Community Interest Company (CIC)
The Cheese Market is run by Directors of Hay Community Enterprise CIC, a community interest company that was set up to save the Cheese Market building and undertake other community projects in the Hay area. Our members include Juliet Noble, Anna Hicks, John Evans, Chris Armstrong, Fiona Howard and Ian Jardin.
During project development and delivery stages Clare Purcell was the Heritage Activities Manager and ex-English Heritage Director, Ian Jardin, oversaw the building repair and restoration.
Hay Community Enterprise CIC
Hay on Wye Community Enterprise CIC is a company limited by guarantee with a community interest company status. Hay Community Enterprise can hold assets, undertake any trade or commercial activity and is subject to the same regulatory and tax conditions as any other limited company. As a commercial trading enterprise limited by guarantee it is owned and democratically controlled by its members. The CIC status means that the assets of the enterprise are locked-in and cannot be sold. All the profits made by the enterprise can only be used to further the interests of the enterprise and for social, community or environmental benefit.
The Hay Fund
The Hay Fund provides small grants to local initiatives and supports community events such as Fair on the Square, HayDoesVintage, Hay Food Festival, the Eliza Trail (children's history tour of Hay) and research costs for Hay History Group.
Hay Cheese Market CIC was established in 2008 from an existing voluntary group, whose principal aim was to restore the Cheese Market. The group continues to operate, even though the Cheese Market is now a successful enterprise. The company's main aim is to create social wealth for the benefit of residents and visitors to Hay. It operates to support the regeneration of buildings, land and public spaces to enable people to improve their economic, educational and social circumstances within Hay and its environs. We currently run an annual profit of about £5000, some of which is put aside for maintenance of the Cheese Market building, with the surplus to be granted in donations to local initiatives through The Hay Fund.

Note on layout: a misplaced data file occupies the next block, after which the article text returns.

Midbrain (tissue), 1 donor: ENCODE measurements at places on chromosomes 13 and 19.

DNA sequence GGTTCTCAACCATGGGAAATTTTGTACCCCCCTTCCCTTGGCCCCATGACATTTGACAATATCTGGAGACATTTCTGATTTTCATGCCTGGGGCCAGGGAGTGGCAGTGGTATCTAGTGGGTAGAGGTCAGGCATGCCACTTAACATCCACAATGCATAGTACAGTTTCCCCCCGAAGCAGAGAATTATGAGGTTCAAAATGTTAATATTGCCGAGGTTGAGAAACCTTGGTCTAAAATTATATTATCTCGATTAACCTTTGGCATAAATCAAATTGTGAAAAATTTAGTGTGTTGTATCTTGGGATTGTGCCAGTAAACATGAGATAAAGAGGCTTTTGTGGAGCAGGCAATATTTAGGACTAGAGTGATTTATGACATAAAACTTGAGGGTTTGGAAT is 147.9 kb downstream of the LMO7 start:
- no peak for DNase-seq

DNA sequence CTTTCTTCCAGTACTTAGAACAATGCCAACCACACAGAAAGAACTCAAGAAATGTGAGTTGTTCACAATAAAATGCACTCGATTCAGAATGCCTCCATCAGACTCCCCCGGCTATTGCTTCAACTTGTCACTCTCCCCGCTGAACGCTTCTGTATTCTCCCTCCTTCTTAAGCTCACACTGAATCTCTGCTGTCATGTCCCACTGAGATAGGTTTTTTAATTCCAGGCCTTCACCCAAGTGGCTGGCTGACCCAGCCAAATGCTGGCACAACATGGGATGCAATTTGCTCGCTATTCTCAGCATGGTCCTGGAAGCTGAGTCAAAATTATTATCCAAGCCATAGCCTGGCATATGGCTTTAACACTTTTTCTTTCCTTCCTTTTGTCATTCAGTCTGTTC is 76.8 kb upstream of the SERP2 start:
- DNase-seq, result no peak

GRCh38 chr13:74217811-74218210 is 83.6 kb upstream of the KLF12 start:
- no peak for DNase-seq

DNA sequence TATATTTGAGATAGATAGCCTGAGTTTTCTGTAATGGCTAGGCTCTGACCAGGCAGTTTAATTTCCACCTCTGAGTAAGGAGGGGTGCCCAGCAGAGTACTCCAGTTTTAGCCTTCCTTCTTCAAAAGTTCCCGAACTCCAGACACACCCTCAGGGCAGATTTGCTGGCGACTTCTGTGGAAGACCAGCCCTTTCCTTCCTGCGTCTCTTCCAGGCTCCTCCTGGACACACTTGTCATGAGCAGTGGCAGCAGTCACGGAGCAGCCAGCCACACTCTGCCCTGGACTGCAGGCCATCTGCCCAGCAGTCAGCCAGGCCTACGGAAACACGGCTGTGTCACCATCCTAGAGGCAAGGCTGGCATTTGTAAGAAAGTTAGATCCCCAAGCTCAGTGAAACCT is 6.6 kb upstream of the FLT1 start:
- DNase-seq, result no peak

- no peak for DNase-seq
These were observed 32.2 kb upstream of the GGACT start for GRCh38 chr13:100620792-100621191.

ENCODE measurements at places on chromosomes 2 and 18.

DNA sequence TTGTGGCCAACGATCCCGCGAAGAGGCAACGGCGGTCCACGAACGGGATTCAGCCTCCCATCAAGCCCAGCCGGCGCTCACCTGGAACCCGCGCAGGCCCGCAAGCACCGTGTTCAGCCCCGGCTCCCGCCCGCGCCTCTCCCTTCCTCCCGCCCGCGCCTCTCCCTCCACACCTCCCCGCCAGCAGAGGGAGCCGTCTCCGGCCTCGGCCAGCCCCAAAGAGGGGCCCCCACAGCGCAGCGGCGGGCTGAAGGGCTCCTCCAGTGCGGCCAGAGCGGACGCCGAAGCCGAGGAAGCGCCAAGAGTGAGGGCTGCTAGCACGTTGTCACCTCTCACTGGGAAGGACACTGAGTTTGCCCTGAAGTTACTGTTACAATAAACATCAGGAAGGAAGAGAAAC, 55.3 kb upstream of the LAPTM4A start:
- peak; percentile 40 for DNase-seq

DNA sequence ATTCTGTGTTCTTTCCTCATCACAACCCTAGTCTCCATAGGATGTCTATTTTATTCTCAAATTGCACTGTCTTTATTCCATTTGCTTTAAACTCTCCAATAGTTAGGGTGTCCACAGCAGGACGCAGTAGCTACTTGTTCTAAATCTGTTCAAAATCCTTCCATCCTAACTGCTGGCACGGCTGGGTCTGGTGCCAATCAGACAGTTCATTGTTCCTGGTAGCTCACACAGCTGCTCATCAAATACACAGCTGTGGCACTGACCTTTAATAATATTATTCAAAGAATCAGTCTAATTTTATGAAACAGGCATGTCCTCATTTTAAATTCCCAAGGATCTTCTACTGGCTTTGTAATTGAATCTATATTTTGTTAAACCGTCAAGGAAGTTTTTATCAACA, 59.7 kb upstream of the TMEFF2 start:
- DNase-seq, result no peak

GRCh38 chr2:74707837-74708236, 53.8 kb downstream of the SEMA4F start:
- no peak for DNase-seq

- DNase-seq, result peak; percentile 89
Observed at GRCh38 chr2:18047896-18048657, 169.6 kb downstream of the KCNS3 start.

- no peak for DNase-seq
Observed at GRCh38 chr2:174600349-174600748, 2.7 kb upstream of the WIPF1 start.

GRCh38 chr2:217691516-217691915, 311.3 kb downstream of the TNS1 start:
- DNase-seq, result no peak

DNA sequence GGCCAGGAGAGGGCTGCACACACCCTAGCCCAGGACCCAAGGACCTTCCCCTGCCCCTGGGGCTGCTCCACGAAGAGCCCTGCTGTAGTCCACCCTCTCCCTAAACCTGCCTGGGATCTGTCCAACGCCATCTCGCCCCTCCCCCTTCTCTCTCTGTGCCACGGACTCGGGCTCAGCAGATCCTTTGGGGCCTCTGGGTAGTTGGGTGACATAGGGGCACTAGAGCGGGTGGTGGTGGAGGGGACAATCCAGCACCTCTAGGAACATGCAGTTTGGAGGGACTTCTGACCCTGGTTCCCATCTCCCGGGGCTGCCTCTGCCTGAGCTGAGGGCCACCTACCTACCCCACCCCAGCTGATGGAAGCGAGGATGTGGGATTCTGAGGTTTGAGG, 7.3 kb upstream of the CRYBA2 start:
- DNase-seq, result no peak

To find out more about The Hay Fund, or to apply for funding, email email@example.com.
The Heritage Lottery Fund generously supported 93% of the projects eligible costs, which amounted to £286,000. The group then had to fund-raise to find the 7% ‘match funding’ required, as well as the money to cover those areas that were not eligible from the HLFs. This amounted to a further £35,000.
The £35,000 was split between community fund-raising events that included two fabulous fashion shows that involved all the clothing shops in town, a dinner and an auction. The project has been generously supported by a private donor, as well as sourcing funds from other funding partners including Powys County Council Sustainable Development Fund and The Georgian Group.
In addition, many local businesses have helped us fit-out, furnish and decorate the first floor accommodation.
Tile and Mosaic project
Our main community fundraising initiative was the Tile and Mosaic project. Local artist Shelagh Popham designed the mosaic and ceramicist Pat Birks made it and the frieze tiles to match. The mosaic consists of 900 pieces, each purchased with a donation of £10. It depicts images iconic to Hay (the Cross of St George to represent England, the Dragon Wales; the Welsh Mountain Pony, the Hereford Bull, the gavel to denote the market, the castle, church and River Wye at The Warren) in the middle of the mosaic is the coat of arms of the Bailey family, depicting iron and coal workers, since it is those old industries that gave the family its’ wealth.
The name, DoB, home county and occupation of everyone who purchased a mosaic piece, and /or a frieze tile, have been recorded in a special book. The book was purchased from Hay Book Binders, and local calligrapher Christina Wright hand-wrote every inscription. The book is kept on permanent display in Hay Library as a snapshot of the community as this point in Hays’ history. A scanned copy of the book can be viewed here. The occupations recorded in 2013 contrasting fascinatingly to those recorded in 1835 when the Cheese Market was built – web designer vs. shoemaker; green energy consultant vs. saddler; architect vs. tanner.
You can see the mosaic on display inside the market hall and the frieze tiles, which detail family or local business names, run around the top of this space.